Light and flaky, with all the nutritional value of any food typically given said descriptors, The Sound of Music has from day one been one of movie snobs’ easiest targets, though its instant-classic status is just as powerfully explicable. The Titanic of its day, The Sound of Music almost seems to be self-aware of its inherent stupidity. Worse, its white elephant eagerness manifests itself as a direct riposte to art itself. The effects achieved Robert Wise’s workmanlike presentation of overbearing Broadway titans Rogers and Hammerstein’s most rudimentary song score are aggressive in their plainness. ’Tis a gift to be simple, as the lyric goes. But if that’s truly the case, The Sound of Music looks a gift horse in the mouth and pukes burlap-textured wholesomeness into the cavity with the vigor of a tenor. And your criticism of its mandatory charms will slide right on down the freshly lubricated chute into a pool of like-minded Haterade. Because the movie’s legion of fans don’t just benefit from the movie’s oversized underachievements. They wield them like a cudgel. They represent a validation of all that’s not shallow, bite-sized, good old-fashioned entertainment. Fighting The Sound of Music is like fighting your grandparents’ invariably, stubbornly backward political opinions. Both have been institutionalized, and your insistence that the elderly not call Brazil nuts by their colloquialism only makes you look like a bully. Taking potshots at The Sound of Music (as even its own star Christopher Plummer did back in the day, calling it The Sound of Mucus) is taking advantage of the aesthetically vulnerable.
Deep breath. Can I play devil’s advocate? For as empty an experience as The Sound of Music on film is, is it okay to admit that it’s Carmen compared to the stage incarnation? Every plot modification made by screenwriter Ernest Lehman (North by Northwest), every note of the enriched musical arrangements by Irwin Kostal, every coolly delivered, if still unimpeachably wholesome, line delivery by then Queen of the World Julie Andrews, all combine to turn what was even then a creaky piece of manipulative flibbertigibbet into a reasonably agreeable way to pass the time with your older relatives, and even subtly reveals some of the play’s more unseemly undercurrents. This is, after all, the story of a man with seven children getting a very young, idealistic nun so hot and bothered she leaves the convent to be his female dear, who will respond to his every beck and call of “Do-Mi.”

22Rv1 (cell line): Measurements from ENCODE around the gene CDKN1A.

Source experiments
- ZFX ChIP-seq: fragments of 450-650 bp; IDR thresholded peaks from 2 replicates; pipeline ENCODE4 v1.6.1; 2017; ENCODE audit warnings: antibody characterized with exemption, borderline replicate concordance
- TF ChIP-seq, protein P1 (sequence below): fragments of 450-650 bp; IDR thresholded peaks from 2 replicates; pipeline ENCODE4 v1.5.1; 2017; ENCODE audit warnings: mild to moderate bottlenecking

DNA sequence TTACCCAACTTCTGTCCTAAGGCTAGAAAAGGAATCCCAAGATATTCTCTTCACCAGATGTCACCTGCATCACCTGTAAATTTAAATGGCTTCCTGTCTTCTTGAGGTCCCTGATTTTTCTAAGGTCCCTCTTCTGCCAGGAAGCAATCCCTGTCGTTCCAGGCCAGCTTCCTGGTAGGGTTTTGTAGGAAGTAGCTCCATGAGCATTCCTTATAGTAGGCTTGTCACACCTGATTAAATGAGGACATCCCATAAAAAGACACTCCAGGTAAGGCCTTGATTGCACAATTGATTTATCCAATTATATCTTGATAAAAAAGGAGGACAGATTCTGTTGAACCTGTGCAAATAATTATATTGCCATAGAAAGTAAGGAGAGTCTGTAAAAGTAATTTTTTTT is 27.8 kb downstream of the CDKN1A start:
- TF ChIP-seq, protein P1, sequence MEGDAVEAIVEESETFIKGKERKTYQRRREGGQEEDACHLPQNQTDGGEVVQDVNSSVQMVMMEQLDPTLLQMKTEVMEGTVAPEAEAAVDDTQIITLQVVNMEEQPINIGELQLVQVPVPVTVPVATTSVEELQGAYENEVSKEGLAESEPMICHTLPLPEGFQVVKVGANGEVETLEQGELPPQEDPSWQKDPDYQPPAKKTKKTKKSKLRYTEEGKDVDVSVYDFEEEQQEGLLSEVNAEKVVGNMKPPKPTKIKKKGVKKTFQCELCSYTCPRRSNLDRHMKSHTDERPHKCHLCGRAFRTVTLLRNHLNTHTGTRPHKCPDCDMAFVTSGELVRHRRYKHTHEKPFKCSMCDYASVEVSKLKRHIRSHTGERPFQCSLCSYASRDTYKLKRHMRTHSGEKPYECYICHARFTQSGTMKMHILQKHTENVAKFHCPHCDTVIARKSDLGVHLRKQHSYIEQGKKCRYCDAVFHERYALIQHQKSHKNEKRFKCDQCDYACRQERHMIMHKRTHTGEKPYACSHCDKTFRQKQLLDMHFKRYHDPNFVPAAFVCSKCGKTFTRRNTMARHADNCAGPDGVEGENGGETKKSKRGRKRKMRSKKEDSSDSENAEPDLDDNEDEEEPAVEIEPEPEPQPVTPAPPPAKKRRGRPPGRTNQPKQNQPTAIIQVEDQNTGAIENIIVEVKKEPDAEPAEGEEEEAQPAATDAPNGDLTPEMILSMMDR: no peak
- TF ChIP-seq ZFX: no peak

Lehman’s version softens up the Von Trapp children’s propensity for being entitled brats, but does so in a way that suggests the reason they can’t keep a governess is, and always will be, their cold father and commander-in-chief Georg Von Trapp. (Which opens up the possibility that the previous governesses also felt weakened in the knees by his bright, blue eyes.) Lehman wisely removes the two pointless musical numbers shared by Georg, his should-be-soused friend Max Detweiler and “The Baroness,” who intends to marry Georg and apparently decorate the walls of the villa with the skins of his seven progeny, to hear them tell it. Not only were the songs major momentum killers, but the second act ditty “No Way to Stop It,” which laughs off the onslaught of the Third Reich with a kernel of oom-pah nihilist wisdom, demonstrated a remarkable lack of self-awareness, given its appearance in one of the most calculatedly horror-avoidant pieces of WWII-set entertainment in American history.